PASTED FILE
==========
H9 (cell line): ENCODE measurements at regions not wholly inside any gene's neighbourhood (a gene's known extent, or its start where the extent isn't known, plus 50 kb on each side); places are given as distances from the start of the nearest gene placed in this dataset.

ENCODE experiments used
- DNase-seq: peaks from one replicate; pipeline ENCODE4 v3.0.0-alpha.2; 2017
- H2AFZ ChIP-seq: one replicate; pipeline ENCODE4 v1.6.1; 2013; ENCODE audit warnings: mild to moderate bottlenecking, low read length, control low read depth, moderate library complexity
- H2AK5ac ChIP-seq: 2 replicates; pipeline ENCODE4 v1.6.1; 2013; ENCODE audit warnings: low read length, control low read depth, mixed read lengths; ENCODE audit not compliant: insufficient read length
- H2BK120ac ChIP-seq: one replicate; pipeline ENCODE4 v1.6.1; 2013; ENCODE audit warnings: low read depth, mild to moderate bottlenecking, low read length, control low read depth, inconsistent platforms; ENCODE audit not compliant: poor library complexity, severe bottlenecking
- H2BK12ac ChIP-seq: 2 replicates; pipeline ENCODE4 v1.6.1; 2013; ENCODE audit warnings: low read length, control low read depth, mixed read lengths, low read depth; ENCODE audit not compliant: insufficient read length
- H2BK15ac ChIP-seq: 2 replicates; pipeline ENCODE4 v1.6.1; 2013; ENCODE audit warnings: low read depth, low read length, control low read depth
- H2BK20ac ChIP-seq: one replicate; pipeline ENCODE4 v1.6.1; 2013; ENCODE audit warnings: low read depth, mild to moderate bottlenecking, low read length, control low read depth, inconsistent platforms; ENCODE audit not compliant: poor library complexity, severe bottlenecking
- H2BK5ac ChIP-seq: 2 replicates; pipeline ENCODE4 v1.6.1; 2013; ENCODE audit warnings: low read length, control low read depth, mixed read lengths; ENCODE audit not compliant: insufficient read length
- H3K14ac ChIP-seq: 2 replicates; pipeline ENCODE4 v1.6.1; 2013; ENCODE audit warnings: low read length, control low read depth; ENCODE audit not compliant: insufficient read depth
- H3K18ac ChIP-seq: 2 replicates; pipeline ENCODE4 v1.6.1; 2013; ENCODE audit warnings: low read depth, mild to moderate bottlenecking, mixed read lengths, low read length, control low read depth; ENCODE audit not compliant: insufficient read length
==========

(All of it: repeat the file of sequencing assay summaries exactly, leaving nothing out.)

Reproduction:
H9 (cell line): ENCODE measurements at regions not wholly inside any gene's neighbourhood (a gene's known extent, or its start where the extent isn't known, plus 50 kb on each side); places are given as distances from the start of the nearest gene placed in this dataset.

ENCODE experiments used
- DNase-seq: peaks from one replicate; pipeline ENCODE4 v3.0.0-alpha.2; 2017
- H2AFZ ChIP-seq: one replicate; pipeline ENCODE4 v1.6.1; 2013; ENCODE audit warnings: mild to moderate bottlenecking, low read length, control low read depth, moderate library complexity
- H2AK5ac ChIP-seq: 2 replicates; pipeline ENCODE4 v1.6.1; 2013; ENCODE audit warnings: low read length, control low read depth, mixed read lengths; ENCODE audit not compliant: insufficient read length
- H2BK120ac ChIP-seq: one replicate; pipeline ENCODE4 v1.6.1; 2013; ENCODE audit warnings: low read depth, mild to moderate bottlenecking, low read length, control low read depth, inconsistent platforms; ENCODE audit not compliant: poor library complexity, severe bottlenecking
- H2BK12ac ChIP-seq: 2 replicates; pipeline ENCODE4 v1.6.1; 2013; ENCODE audit warnings: low read length, control low read depth, mixed read lengths, low read depth; ENCODE audit not compliant: insufficient read length
- H2BK15ac ChIP-seq: 2 replicates; pipeline ENCODE4 v1.6.1; 2013; ENCODE audit warnings: low read depth, low read length, control low read depth
- H2BK20ac ChIP-seq: one replicate; pipeline ENCODE4 v1.6.1; 2013; ENCODE audit warnings: low read depth, mild to moderate bottlenecking, low read length, control low read depth, inconsistent platforms; ENCODE audit not compliant: poor library complexity, severe bottlenecking
- H2BK5ac ChIP-seq: 2 replicates; pipeline ENCODE4 v1.6.1; 2013; ENCODE audit warnings: low read length, control low read depth, mixed read lengths; ENCODE audit not compliant: insufficient read length
- H3K14ac ChIP-seq: 2 replicates; pipeline ENCODE4 v1.6.1; 2013; ENCODE audit warnings: low read length, control low read depth; ENCODE audit not compliant: insufficient read depth
- H3K18ac ChIP-seq: 2 replicates; pipeline ENCODE4 v1.6.1; 2013; ENCODE audit warnings: low read depth, mild to moderate bottlenecking, mixed read lengths, low read length, control low read depth; ENCODE audit not compliant: insufficient read length